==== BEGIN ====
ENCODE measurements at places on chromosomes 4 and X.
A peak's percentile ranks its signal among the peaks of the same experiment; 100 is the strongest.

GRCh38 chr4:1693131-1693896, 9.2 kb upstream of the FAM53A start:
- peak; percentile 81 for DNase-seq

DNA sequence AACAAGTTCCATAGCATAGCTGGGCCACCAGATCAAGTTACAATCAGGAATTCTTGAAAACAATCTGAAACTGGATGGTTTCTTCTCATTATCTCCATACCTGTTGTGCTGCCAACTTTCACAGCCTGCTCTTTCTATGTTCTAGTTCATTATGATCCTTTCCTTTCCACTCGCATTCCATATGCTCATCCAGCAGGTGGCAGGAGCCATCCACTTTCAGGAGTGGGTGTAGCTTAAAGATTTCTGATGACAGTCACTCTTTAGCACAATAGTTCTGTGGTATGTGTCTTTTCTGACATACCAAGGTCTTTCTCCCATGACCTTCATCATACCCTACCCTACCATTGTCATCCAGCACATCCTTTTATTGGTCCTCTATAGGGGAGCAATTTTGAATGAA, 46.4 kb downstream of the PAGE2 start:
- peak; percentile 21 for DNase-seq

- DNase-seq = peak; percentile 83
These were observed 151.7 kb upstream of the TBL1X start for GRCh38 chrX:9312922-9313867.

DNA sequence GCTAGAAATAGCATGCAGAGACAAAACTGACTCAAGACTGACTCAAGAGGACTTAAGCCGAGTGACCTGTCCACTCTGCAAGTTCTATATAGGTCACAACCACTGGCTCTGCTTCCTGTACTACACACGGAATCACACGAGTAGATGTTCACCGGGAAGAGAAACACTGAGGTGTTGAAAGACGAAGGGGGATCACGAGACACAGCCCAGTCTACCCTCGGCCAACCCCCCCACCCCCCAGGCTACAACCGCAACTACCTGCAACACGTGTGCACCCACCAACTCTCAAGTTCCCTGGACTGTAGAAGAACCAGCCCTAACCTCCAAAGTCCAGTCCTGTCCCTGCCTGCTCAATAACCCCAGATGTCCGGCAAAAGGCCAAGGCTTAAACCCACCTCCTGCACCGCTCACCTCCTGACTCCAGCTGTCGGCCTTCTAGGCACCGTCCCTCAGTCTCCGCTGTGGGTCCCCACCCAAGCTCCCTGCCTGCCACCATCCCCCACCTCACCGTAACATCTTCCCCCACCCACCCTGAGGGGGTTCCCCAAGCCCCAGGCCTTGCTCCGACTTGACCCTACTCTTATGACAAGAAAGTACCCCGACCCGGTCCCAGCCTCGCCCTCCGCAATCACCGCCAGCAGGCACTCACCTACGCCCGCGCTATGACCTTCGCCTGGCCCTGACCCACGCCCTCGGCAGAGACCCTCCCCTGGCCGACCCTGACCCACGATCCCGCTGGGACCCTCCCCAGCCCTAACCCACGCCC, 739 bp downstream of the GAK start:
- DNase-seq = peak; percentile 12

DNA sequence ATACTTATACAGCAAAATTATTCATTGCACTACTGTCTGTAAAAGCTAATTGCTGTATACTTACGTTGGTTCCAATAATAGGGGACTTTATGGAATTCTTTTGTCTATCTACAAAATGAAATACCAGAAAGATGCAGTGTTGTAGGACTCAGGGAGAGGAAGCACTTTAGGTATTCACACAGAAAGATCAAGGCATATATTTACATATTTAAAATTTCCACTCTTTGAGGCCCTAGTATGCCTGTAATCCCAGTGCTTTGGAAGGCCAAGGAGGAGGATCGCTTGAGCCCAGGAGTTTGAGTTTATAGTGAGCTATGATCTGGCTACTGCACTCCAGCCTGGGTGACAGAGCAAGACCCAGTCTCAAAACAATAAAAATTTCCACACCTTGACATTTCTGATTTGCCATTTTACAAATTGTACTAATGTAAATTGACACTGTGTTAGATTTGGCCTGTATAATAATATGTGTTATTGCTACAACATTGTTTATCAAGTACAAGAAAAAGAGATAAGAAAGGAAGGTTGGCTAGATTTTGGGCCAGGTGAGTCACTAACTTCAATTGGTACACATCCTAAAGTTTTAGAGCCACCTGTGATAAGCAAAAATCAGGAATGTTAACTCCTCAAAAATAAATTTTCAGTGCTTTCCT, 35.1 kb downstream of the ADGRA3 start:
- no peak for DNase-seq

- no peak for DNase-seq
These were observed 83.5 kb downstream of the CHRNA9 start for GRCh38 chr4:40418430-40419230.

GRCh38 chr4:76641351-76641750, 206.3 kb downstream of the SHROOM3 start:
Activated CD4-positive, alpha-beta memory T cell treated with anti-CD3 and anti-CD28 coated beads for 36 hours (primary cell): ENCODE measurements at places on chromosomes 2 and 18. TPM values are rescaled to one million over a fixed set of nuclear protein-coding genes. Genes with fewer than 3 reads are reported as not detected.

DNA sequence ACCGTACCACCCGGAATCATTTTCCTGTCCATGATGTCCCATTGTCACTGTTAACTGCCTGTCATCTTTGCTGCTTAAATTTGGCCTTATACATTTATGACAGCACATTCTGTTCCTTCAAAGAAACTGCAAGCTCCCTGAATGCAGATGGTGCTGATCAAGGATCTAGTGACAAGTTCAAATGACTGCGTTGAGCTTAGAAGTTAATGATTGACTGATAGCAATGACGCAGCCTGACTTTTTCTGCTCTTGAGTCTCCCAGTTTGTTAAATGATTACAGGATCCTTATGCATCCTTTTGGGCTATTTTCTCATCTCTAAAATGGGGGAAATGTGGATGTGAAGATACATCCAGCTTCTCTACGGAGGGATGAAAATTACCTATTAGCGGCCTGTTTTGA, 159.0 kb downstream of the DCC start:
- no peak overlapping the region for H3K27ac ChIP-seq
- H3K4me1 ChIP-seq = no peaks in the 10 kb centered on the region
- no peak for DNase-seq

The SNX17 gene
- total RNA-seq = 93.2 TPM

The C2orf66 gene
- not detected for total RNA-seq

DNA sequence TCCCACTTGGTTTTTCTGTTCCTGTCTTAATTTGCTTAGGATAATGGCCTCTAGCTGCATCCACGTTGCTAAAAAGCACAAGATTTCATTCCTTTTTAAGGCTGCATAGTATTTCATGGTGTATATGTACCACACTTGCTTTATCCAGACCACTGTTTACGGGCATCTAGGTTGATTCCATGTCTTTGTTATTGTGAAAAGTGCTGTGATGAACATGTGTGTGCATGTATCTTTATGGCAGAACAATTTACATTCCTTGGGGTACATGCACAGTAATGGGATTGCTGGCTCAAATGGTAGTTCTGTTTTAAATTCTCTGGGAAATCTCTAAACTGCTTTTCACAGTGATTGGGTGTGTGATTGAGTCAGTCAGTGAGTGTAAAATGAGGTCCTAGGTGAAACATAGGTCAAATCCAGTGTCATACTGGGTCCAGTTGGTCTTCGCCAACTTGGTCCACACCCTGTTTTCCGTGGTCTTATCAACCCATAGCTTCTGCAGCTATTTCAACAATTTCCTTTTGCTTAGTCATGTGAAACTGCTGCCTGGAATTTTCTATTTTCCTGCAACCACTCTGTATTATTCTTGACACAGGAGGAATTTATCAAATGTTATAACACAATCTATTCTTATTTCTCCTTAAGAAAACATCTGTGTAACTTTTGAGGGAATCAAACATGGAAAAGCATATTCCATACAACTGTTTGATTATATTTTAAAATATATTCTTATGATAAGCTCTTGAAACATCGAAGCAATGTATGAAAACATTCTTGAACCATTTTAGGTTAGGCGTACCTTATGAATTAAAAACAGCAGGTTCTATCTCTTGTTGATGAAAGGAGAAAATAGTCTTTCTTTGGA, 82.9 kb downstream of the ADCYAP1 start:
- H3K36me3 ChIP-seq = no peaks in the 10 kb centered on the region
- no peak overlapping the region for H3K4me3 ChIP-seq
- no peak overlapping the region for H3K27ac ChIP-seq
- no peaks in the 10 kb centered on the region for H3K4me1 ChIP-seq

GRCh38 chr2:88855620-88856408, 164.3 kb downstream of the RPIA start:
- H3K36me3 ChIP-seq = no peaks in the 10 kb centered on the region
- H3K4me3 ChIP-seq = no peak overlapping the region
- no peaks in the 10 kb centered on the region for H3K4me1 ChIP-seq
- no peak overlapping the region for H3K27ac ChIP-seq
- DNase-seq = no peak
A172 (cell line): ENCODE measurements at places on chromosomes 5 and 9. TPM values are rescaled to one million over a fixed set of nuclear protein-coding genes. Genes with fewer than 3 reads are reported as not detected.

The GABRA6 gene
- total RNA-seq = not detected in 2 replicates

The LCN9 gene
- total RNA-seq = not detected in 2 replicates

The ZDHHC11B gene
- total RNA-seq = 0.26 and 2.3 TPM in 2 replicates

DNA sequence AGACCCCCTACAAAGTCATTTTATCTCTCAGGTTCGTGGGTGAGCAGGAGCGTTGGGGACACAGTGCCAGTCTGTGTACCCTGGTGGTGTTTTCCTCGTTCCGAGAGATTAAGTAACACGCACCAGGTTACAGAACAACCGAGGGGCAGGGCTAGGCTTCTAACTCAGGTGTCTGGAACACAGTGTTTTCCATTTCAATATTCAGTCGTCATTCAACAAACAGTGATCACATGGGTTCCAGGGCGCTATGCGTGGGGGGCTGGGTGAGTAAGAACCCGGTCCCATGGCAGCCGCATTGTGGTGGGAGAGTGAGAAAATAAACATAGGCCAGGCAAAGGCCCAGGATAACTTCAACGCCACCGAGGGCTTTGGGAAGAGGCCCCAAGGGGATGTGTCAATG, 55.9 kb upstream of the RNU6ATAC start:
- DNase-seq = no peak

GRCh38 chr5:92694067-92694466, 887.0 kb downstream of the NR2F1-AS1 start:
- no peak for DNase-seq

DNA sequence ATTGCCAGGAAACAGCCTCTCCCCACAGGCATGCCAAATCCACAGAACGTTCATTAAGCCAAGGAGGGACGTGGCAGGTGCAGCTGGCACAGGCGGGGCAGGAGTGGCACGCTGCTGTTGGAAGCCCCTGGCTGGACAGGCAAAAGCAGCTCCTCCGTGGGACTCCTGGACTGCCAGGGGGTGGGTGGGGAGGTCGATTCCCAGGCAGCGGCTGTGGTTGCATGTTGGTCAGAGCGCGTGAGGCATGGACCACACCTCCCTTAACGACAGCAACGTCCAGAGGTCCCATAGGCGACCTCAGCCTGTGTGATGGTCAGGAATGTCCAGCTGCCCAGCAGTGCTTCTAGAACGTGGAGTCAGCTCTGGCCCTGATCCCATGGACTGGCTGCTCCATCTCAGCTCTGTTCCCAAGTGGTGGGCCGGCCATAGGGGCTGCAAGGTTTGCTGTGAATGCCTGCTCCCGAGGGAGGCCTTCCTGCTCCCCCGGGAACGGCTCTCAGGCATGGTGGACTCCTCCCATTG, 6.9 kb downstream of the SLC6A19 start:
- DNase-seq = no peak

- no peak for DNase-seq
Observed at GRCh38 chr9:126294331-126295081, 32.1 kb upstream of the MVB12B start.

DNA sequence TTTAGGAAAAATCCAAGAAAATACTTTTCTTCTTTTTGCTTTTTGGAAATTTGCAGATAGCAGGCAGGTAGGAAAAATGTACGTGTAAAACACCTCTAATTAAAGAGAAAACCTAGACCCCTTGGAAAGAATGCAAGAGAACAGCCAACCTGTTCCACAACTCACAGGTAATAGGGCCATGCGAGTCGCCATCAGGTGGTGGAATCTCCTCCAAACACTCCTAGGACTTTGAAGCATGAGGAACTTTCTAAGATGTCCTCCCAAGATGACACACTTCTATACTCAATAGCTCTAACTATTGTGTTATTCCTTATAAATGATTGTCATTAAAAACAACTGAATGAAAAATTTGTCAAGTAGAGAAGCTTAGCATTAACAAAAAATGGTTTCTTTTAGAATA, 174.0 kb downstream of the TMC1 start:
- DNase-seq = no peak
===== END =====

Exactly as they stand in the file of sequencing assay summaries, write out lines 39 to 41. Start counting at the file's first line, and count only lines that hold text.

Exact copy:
The LCN9 gene
- total RNA-seq = not detected in 2 replicates

The ZDHHC11B gene